Water pipe sprung a lieak today. Would have been out a week and a half's pay for the 2 hours it took to fix if I was the one on the hook for paying for it.
posted by Space Coyote at 6:19 PM PST on September 11

Dude, it's all about the Reader's Digest Fix-It guides, the DIY Network, and the guys at Home Depot. We've had exactly one repairperson since we bought this place, and it hasn't been updated too much since it was built in 1928.
posted by padraigin at 8:14 PM on September 11, 2004

eth: Here.

Noteworthy idea: the amount of money you put down on a house may, provided you invest it well, turn out to provide a better return than purchasing a house.

If you were purchasing a $200k home, you'd need about $20k down. Calculate out what $20k well-invested would bring in ten years, versus the house, and take all the home-owning costs into consideration, too. Might be worth renting after all...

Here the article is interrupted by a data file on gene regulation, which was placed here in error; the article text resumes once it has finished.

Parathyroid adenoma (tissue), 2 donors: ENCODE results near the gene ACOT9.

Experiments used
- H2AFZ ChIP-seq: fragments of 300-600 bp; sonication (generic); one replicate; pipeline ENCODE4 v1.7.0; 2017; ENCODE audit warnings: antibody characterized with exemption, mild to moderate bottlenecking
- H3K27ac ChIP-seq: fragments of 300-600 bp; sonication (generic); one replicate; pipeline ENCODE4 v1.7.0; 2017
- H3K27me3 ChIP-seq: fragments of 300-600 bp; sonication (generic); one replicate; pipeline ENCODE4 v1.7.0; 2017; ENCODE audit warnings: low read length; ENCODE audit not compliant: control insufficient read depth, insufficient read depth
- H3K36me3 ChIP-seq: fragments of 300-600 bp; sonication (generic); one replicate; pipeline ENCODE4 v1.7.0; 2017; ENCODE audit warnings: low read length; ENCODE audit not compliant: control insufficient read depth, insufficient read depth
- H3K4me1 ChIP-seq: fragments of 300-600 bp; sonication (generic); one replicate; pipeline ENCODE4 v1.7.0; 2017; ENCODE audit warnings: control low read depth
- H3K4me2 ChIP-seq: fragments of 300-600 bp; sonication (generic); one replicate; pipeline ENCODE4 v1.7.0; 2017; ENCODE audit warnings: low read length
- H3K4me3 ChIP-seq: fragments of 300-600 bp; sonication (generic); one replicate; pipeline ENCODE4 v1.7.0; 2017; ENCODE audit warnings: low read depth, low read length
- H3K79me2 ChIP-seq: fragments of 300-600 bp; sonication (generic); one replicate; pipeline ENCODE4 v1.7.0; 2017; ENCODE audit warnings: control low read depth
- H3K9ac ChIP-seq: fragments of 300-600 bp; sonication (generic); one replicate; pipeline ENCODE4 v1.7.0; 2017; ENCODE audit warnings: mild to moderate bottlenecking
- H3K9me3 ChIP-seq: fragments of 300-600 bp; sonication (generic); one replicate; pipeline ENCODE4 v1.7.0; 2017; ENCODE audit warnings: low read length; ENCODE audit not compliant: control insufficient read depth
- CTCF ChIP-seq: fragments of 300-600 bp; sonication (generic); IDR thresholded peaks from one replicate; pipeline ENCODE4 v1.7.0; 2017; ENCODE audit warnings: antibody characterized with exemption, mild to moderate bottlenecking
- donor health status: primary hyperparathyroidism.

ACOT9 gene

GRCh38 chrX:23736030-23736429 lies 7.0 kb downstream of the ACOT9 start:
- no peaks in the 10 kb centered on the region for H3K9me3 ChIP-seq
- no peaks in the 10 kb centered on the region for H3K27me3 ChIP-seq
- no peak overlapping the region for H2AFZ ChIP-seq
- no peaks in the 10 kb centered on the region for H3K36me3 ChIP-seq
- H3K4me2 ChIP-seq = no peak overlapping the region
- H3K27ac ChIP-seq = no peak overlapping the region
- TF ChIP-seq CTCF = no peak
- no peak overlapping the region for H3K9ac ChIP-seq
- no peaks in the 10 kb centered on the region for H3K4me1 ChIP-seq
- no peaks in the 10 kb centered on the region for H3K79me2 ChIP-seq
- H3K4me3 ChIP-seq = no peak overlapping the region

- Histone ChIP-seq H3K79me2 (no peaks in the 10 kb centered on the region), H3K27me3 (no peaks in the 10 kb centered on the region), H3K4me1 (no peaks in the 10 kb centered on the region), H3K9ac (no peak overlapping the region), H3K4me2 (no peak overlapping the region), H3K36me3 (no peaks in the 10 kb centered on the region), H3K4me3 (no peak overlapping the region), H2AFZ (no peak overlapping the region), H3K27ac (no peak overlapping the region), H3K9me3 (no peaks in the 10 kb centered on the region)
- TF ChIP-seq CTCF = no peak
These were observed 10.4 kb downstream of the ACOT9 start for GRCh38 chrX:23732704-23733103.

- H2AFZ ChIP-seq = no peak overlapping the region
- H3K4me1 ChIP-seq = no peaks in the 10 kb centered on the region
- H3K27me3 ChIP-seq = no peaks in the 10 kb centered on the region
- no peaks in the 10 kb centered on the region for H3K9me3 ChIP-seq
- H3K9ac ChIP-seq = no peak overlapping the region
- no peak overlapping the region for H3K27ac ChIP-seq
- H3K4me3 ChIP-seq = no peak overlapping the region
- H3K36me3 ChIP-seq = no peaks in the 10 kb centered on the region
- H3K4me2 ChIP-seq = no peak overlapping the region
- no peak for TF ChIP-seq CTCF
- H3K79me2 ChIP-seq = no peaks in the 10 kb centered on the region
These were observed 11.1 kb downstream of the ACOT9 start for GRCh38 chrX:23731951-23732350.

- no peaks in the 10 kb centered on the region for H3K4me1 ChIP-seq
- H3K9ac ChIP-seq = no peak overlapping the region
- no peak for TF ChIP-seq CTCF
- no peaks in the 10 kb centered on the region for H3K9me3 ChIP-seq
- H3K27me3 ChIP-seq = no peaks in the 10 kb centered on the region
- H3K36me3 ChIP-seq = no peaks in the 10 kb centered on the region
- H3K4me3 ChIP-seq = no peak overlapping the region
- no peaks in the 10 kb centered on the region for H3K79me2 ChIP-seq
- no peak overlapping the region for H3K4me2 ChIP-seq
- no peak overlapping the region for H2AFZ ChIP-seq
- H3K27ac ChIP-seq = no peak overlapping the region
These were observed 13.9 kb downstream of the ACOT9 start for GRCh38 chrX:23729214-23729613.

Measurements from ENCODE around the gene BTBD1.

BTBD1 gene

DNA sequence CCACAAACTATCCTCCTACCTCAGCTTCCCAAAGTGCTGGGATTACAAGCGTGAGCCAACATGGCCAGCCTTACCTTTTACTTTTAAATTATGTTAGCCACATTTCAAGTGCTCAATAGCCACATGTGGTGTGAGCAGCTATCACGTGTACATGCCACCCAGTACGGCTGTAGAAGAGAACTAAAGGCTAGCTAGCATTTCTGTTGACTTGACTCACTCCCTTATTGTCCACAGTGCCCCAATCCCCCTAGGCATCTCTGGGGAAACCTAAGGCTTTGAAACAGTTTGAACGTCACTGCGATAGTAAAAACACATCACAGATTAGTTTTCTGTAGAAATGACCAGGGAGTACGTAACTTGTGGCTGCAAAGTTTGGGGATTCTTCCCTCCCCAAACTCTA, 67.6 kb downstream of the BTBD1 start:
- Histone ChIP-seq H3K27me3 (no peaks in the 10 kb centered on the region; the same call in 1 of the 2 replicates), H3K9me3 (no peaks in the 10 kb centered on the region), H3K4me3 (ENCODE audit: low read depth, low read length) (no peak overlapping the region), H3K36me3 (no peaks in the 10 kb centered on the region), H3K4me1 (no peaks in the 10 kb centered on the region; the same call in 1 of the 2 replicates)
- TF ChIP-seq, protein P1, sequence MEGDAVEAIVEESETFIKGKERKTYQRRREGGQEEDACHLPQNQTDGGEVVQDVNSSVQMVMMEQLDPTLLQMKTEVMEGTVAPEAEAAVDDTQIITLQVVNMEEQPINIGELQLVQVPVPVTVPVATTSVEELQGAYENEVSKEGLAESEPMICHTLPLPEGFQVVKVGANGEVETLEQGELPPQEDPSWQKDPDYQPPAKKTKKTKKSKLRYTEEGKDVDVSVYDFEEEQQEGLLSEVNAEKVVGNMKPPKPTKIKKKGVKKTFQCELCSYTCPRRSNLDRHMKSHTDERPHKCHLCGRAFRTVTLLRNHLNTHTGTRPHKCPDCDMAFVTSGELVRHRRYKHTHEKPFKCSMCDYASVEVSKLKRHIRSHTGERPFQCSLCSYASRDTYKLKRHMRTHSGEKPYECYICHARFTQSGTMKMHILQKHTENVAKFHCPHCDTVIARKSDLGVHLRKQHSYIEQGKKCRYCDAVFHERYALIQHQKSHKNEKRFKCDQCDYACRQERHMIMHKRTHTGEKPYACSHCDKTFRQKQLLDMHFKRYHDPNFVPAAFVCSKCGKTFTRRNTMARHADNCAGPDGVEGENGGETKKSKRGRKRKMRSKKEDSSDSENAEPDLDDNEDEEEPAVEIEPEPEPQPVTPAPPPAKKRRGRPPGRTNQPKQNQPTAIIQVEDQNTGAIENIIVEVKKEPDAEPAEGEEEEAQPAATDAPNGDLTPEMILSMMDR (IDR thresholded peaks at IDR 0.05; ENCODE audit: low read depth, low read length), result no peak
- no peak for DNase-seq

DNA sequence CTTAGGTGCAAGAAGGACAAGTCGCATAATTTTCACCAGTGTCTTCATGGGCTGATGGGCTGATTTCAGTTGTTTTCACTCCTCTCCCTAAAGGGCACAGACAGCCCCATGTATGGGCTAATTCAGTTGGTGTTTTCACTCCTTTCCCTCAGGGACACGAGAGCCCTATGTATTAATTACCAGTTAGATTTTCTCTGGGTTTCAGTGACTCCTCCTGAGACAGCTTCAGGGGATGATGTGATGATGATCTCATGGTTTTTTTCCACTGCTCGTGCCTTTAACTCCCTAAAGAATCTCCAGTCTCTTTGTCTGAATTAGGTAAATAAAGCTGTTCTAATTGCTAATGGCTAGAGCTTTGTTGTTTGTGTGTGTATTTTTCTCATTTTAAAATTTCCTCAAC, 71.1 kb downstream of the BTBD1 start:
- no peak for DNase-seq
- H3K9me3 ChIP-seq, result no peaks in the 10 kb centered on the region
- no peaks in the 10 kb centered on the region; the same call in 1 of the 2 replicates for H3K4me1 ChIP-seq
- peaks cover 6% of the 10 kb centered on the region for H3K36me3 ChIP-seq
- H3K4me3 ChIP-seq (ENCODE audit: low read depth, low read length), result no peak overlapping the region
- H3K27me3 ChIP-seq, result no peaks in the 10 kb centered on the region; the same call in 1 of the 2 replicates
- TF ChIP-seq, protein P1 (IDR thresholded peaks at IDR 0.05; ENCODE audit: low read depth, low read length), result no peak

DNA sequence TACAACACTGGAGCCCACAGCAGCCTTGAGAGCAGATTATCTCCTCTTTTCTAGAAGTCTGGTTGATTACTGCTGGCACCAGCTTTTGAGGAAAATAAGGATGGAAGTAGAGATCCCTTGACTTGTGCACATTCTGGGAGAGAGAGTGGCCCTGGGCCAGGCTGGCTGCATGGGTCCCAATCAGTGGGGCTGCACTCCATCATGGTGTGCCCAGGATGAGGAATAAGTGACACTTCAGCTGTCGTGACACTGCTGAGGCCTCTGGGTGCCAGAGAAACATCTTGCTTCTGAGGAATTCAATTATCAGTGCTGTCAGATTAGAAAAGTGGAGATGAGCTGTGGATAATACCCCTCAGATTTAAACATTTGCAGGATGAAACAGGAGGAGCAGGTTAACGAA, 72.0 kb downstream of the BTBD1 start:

posted by five fresh fish at 8:35 PM on September 11, 2004

I bought my house long, long ago, about a year after graduating from college. I now have about 10 months left until my mortgage is paid off. Strangely, when I mention this to people, they usually suggest that as soon as my house is paid off, I should sell it and buy a bigger place. I guess life without debt is just too alien a concept to some people.
posted by SPrintF at 8:38 PM on September 11, 2004

Nearly three years ago, when it became clear that it was going to cost more money to continue renting than to buy a place.

Besides, my books were breeding like rabbits, and I was running out of space.
posted by thomas j wise at 8:44 PM on September 11, 2004

padraigin: Does home depot sell back hoes? If not I don't think hat would have been sufficient :)
posted by Space Coyote at 8:45 PM on September 11, 2004

I'm thinking about buying a condo at the moment though, depending on how my new job works out and whether I feel like sticking around for a long-ish amount of time... still seems like a big investment though.
posted by Space Coyote at 8:46 PM on September 11, 2004